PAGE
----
Plus, military experts say militias may be filling a necessary gap in security, particularly in communities consistently threatened by insurgents. They play a role while the official army struggles to train and serve independently from U.S.-led coalition forces.

But analysts said the long-term presence of militias has serious implications for U.S. and Iraqi goals for a stable central government, and to avoid civil war once foreign forces eventually leave the country.

“I’m not optimistic, I would look on this with a certain foreboding,” said Vali Nasr, national security professor at the Naval Post-Graduate School in California. “If they want a centrally-controlled state and a centrally-controlled police force this is not a good way to progress.
As far as the issue of security and civil war, it’s definitely worrisome.”

Ret. Army Col. David Hunt, a FOX News military analyst, said he believes that the United States blew its chances to avoid the militia factor by its willingness to work with them in particular operations, and its failure to help the new Iraqi government disarm several militias months ago.

“We backed into this. … They got power and now you can’t take it away from them,” he said, charging that U.S. officials should draw a line — either they work more officially with the militias, or leave the areas where the militias are increasingly dominating.

“These are the types of things that three years ago we should have been thinking about and planning for,” Hunt said. “This militia issue is big because the Iraqis have got to see it as their own people helping their people. We see them as ill-trained mobs. These are two concepts that are utterly in conflict with each other.”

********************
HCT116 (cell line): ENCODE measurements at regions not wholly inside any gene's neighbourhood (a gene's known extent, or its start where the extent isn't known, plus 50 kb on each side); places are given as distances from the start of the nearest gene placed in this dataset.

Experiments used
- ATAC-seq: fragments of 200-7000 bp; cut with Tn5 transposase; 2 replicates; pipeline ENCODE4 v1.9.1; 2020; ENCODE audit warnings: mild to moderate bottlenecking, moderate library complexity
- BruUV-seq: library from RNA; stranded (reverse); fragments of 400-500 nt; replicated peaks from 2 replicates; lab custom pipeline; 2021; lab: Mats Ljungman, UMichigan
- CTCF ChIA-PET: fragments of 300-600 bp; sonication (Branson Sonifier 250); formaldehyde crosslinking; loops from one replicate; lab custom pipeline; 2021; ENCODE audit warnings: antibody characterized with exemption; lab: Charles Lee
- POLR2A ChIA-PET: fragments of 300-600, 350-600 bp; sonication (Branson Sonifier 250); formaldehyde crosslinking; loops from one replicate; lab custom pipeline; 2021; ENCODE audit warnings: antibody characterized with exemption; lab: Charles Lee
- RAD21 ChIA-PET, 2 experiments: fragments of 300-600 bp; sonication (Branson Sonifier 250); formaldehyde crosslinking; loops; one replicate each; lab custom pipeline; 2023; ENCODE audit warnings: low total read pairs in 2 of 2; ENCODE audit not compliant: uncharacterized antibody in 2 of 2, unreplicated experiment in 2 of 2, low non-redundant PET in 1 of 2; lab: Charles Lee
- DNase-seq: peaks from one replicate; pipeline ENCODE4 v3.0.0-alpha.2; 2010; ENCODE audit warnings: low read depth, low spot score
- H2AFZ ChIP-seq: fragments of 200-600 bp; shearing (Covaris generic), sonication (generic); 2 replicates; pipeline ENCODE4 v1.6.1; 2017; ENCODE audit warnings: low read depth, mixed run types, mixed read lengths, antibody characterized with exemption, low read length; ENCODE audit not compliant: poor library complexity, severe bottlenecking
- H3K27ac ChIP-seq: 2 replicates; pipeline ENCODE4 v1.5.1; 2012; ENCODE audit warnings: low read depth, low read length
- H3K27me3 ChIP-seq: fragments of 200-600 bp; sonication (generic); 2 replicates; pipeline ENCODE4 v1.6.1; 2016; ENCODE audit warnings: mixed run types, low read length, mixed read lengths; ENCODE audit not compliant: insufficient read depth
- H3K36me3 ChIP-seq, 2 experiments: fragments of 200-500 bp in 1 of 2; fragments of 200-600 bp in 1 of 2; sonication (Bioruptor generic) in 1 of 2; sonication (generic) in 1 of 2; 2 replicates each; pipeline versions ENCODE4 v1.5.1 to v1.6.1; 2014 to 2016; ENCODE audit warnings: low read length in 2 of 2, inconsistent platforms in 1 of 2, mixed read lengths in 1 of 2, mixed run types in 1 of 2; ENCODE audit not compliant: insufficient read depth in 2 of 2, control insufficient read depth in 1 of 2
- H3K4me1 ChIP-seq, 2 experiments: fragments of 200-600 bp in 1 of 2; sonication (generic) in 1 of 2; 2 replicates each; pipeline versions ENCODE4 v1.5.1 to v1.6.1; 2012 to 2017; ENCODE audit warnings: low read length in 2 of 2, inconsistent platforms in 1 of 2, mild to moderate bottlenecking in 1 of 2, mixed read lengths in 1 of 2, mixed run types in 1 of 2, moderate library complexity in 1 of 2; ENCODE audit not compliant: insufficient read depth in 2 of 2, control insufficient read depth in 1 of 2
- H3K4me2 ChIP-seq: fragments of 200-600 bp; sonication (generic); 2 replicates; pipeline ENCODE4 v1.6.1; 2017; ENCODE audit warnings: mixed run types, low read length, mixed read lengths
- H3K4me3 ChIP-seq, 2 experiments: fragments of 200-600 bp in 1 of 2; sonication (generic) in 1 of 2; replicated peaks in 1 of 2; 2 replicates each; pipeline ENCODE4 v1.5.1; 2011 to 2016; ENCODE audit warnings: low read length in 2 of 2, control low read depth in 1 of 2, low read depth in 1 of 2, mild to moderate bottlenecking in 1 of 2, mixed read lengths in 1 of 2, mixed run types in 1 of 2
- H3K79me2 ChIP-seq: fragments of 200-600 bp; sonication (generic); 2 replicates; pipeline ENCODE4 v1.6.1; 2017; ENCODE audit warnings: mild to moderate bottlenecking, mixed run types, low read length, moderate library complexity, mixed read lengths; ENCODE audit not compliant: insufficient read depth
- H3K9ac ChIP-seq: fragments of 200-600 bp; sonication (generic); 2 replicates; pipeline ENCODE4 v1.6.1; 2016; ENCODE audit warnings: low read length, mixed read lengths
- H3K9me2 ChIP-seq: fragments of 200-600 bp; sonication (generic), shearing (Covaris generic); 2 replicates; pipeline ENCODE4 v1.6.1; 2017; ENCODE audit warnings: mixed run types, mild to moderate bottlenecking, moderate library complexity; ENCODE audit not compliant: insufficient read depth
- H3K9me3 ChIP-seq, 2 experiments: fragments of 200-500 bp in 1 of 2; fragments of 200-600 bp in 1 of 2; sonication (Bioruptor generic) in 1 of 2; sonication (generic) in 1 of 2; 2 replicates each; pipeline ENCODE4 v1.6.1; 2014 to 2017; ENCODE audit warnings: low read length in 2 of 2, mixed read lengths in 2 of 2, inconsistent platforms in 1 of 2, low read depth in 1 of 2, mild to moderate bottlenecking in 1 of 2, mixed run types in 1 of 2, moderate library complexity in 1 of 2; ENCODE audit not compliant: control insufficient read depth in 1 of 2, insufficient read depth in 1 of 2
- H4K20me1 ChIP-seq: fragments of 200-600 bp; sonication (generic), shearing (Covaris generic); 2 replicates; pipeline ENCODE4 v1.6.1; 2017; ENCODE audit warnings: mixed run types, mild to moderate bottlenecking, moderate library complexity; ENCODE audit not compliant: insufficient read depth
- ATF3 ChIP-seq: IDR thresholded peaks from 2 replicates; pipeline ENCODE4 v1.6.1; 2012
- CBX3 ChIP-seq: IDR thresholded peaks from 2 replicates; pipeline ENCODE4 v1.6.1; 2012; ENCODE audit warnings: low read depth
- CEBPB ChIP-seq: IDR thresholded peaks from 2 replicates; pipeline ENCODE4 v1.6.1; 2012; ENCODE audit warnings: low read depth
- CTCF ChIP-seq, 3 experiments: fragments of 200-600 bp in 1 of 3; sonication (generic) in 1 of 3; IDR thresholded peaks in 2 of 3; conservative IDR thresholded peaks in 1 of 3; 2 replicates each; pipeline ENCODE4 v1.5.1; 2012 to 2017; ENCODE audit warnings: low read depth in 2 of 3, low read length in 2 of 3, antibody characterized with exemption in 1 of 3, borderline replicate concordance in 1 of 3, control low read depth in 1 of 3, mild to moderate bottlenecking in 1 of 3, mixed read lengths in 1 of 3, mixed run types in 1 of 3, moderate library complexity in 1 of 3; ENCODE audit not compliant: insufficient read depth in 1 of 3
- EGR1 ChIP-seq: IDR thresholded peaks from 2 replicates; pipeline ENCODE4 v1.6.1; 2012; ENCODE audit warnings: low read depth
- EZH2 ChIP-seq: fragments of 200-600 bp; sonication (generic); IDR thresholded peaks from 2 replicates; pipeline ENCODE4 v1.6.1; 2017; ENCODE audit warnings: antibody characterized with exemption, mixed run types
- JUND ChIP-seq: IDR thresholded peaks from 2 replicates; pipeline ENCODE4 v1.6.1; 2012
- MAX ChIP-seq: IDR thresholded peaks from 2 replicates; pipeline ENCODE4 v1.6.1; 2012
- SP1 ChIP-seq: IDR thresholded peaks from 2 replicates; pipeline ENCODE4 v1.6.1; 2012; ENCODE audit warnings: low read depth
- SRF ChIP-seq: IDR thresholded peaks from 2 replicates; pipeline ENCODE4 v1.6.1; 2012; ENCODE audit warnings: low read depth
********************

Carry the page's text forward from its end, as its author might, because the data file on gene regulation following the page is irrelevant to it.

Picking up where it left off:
The Mahdi Army, the militia loyal to cleric Muqtada al-Sadr (search), fought U.S. forces for much of 2004 before agreeing to a cease-fire in October. News reports indicate that the militia is growing beyond Sadr City in Baghdad and into Shiite towns like Karbala and Basra.

U.S. officials maintain they do not support the use of unsanctioned militias, but since handing over sovereignty to the Iraqis a year ago, they don’t have much say in that anymore. When asked by reporters last week about Talabani’s recent statements, State Department spokesman Sean McCormack said “this is an Iraqi issue that they will decide and that they will deal with.”

The Pentagon declined comment for this story.

“This [Iraqi] government hangs but on a slender thread and hangs by a thread because it has such minimal loyalty and trained security capacity, and the insurgents know this,” said Adams, the George Washington University scholar, who wasn’t surprised by Talabani’s remarks.

“This smacks of internal politics to me — it’s all about how this regime can save itself,” he said. “The government is looking for whatever security forces it can get its hands on.”

Ret. Army Col. Thomas Hammes, a fellow at the National Defense University, said problems could arise in the long-term, particularly if sectarian forces begin to “cleanse” their strongholds of minorities, and begin to fight each other.

“The question is, are they just protecting their communities, or does it go beyond that?” he said. “And as Sunnis become more convinced that the militias exist only for their destruction, they are going to resist that.”

Nasr said one option is to convince the militias to fold into the national Iraqi army, a move that is being made by some members of the Peshmerga in the north, according to a recent Voice of America report.

But until stability is ensured throughout Iraq, it would be hard to diminish their role, he said.

“It’s a case,” he said, “where the reality on the ground is clearly at odds with the forces we have and the expectations we have.”

The Associated Press contributed to this report.